How security policies, standards, procedures, and guidelines protect your business operations

Disclaimer: I have changed some key details to protect the privacy of a former client. However, the mainsentiment and methods remain the same.

Iorchestrated a jewel heist a few years back.
Yes, you read that correctly.While claiming a mysteriousformerlife of crimeis always intriguing, the truth isit was all in the name of complianceand I had explicit(albeit lessinteresting)permission from the jeweler’s CEO.
Don’tget me wrong,I was no Box Manin thisscenario.Ididn’tneed to be, especiallysinceI’dbeen privytothe common securityinconsistenciesof thejewelerin question.
My job was to create, deploy, and enforce security procedures.WhenI’dnoticed that theemployees had notbeen followingthese proceduresasstrictly asI’drecommended…I had to try a differenttactic.
Imade mypointthe dayIsmuggled$20,000in inventoryfrom the main vault.The loss was enough to constitute a termination, and somehow this made themkeenerto heed my security warnings.They’dmade amajor proceduralmistake by leaving the keys and safe combo in the samelocation.They’dserved me thekeys to the kingdomon a silver platter.
It was the easiest $20,000 I’ve ever made. Oh my!
For the record, I returnedtheassets, but takingthemhadbeentooeasyand ittroubledme.
As a compliance expert, I have seen confusion and lax attitudes surrounding information security programs. I’m referring to the policies, standards, procedures and guidelines that make up the program.
Before we diveintodifferentiating these four components, weneed to first understand what aninformationsecurity program is andwhy it iscritical foryour overall businessoperations.

What is an Information Security Program?
An information security program consists of the policies, standards, procedures, and guidelines your organization uses to protect criticalITassets,data,andother business processes.This program works because itidentifiesthe factors that are orcould impactthe security of your assets, allowing you to create or alter policies, standards, etc.that directly addressthe issues.
Stealing the $20,000in precious gemsand metalsallowed me to expose the vulnerabilities within thejeweler’s information security program.In this case, the lack of procedural follow-through was the culprit.Customized and targetedsecurity measurescan reduce incidents,eliminatevulnerabilities, and enhance your overall securityposture.Each component has a vital role to play in keeping your business operations secure.Let’sstartwiththe foundation:policies andwork our way upto the guidelines.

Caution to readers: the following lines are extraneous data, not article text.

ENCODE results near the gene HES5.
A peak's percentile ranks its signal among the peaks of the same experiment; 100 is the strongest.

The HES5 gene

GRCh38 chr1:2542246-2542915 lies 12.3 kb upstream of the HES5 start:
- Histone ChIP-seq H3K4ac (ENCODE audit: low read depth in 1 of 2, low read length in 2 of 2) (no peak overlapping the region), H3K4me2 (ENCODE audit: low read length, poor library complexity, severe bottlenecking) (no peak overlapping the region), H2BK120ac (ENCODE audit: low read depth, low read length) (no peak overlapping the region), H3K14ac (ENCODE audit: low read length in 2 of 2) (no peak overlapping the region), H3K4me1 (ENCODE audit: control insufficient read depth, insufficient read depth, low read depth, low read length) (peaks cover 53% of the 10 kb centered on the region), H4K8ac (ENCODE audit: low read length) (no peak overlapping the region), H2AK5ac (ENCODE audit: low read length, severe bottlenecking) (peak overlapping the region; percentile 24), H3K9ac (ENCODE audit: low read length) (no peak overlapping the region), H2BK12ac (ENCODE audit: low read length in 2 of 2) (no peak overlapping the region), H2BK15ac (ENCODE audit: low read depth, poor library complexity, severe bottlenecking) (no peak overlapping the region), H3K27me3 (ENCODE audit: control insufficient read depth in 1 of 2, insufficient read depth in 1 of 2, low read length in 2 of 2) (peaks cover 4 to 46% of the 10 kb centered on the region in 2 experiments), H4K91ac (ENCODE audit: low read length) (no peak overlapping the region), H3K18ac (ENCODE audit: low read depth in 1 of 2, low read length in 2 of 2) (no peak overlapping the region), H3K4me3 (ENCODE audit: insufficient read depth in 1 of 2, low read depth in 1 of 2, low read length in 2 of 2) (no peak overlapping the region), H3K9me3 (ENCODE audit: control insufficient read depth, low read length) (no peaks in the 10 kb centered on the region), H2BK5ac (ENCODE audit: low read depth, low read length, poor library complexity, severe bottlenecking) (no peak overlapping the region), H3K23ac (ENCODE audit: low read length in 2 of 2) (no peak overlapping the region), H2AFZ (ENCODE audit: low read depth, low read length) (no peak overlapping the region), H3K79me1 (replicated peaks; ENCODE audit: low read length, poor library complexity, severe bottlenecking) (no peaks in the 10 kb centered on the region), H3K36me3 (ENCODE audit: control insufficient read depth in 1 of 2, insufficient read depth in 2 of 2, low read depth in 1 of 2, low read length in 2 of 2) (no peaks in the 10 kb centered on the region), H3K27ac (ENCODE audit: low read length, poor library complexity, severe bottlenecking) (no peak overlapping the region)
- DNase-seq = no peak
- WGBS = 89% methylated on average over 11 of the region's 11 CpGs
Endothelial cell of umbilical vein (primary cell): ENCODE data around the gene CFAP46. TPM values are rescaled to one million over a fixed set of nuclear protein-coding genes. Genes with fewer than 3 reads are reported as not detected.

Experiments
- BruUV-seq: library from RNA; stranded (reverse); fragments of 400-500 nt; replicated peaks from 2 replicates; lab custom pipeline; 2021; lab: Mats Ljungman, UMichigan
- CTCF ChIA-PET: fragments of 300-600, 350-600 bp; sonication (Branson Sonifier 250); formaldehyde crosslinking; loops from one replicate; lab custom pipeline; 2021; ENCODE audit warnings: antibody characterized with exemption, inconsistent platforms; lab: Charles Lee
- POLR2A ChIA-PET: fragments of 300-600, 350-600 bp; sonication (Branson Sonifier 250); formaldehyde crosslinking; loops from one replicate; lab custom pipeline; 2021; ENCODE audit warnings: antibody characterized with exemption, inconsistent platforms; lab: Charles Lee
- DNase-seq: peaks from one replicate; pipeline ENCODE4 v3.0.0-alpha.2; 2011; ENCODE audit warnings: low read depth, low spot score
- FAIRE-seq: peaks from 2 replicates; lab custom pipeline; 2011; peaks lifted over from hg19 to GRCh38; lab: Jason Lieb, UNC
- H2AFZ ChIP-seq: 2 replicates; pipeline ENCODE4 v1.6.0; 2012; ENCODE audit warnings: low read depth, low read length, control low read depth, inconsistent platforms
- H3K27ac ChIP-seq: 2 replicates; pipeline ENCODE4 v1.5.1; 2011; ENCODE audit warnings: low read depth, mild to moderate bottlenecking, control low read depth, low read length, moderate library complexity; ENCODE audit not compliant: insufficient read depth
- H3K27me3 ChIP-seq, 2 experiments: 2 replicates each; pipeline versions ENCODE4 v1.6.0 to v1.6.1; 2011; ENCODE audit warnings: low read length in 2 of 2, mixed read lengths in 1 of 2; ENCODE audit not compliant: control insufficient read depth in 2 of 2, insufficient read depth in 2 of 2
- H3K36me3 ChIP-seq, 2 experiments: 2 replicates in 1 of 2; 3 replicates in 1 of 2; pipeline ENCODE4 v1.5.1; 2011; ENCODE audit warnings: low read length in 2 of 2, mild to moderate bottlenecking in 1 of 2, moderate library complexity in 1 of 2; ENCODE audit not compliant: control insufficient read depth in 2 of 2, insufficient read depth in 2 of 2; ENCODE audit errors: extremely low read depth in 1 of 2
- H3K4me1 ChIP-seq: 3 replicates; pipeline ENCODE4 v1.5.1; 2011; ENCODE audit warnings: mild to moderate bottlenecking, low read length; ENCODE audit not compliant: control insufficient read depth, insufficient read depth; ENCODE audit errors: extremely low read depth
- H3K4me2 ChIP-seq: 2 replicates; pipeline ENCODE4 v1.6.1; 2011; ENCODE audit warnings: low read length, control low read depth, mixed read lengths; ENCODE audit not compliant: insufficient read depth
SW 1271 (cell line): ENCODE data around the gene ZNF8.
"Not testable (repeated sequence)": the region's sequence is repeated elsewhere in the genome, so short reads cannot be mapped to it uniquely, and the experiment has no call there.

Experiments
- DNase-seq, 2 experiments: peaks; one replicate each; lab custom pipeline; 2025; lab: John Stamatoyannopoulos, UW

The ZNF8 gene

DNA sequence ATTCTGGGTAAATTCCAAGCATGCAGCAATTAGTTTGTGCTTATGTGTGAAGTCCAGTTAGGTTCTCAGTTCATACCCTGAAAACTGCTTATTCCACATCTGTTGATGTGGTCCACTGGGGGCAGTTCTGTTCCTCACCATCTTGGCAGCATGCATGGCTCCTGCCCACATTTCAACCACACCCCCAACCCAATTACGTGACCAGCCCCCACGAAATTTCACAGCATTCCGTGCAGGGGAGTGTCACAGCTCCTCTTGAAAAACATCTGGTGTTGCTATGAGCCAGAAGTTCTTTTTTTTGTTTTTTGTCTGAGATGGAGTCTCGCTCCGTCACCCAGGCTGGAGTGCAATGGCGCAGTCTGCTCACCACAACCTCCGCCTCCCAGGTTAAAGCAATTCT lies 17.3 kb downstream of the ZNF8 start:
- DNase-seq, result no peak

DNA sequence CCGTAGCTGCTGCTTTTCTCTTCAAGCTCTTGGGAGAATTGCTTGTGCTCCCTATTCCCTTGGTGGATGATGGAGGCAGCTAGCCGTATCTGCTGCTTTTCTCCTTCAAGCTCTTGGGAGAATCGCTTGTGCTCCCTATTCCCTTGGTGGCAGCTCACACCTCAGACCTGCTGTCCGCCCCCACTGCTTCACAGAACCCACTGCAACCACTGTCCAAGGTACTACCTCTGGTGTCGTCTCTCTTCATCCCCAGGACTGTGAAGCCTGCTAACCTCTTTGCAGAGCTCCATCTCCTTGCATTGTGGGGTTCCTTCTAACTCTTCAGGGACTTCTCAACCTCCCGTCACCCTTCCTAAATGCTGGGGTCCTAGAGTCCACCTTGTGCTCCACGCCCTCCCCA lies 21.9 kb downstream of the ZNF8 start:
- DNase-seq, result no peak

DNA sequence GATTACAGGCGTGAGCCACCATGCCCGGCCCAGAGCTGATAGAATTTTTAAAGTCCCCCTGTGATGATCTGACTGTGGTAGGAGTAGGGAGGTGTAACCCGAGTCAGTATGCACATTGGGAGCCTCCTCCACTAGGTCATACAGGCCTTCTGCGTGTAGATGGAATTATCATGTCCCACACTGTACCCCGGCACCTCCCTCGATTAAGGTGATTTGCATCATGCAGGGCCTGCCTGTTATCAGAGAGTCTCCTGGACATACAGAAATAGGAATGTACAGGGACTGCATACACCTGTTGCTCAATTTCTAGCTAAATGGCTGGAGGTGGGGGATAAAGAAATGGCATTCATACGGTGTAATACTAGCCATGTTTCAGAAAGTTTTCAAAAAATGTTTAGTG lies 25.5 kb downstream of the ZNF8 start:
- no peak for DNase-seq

Policies: The Institution-Based Rules That Protect Your Assets
Policies are the foundation of any businessand are necessary for creating a structurally soundand smooth-running organization.Policies are broad,high-level statements that provide direction and are typically flexible, but do not often change, as theydon’t covertheever-evolvingnitty gritty of day-to-day operations. You can have a high-level viewof your Information Security Program if you have policies in place.
An example of a policy couldbe,”thejewelvault must never contain over $50,000in asset valueat any given time.”This policy would require procedurestomeet andmaintainthis policyanddirect thestaff.

Standards: The Mandatory Obligations to Protect Your Assets
Just like youcan’tinstall theelectricalcomponents of your home without a certified electrician to ensurecompetentexecution, youcan’trun your business without meetingstandards. These can be compliancespecific,quality-specific (ISO), or otherwise.A standardspecifies consistent usesforcertain technologies or configurations. Some commonstandardsincludeCybersecurity Maturity Model Certification(CMMC), Federal Information Security Management Act (FISMA),Health Insurance Portability and Accountability Act (HIPAA), ISO 22301, ISO/IEC 27001, among many others.As you can see, you adopt, implement, and abide by the standards thatare applicableto your business.While standardsdidn’tdirectly apply to thejewelvault situation, the standard would be thestaff’s obligation to the protection and privacy of customers’data and assetsas dictated byregulatorycompliance.

Procedures: TheActionsYouTake to Protect Your Assets
Procedures arespecificdetails or instructions onhow toaccomplishdesired tasksandgoalswithin yourbusiness.Consistentproceduresare essential to every business as it improves efficiency and decreases error.As I mentioned above, thejewel heistwas made possible by a procedural error from the staff. The procedure was to ensure vault security, store the code and the key in separatelocations.Proceduresare subject to change asyou deploynewtechnology, yourcompanygrows,youacquireother companies, orother companiesacquireyourbusiness.

Guidelines: The Best Practices You Can Use to Protect Your Assets
Guidelinesare essentiallyrecommendations andthat you’dtypically applywhen a standard doesn’t exist. You should considerguidelinesas best practices.Going back to thejewel heistscenario:aguideline would be,don’t leave the combo in a drawer that customers see you go into every timebeforeyou walk intothevault. People are smart. They will put 2 and 2 together to realize that they are always grabbing the same combo from the exact same place.
Another best practice or guideline that I see often (or don’t see often) is employee password protection and management. The quote “Passwords are like underpants. Change them often, keep your private, and never share with anyone” is a great example of a password management guideline.
Policies,standards,procedures, andguidel

Author: Victoria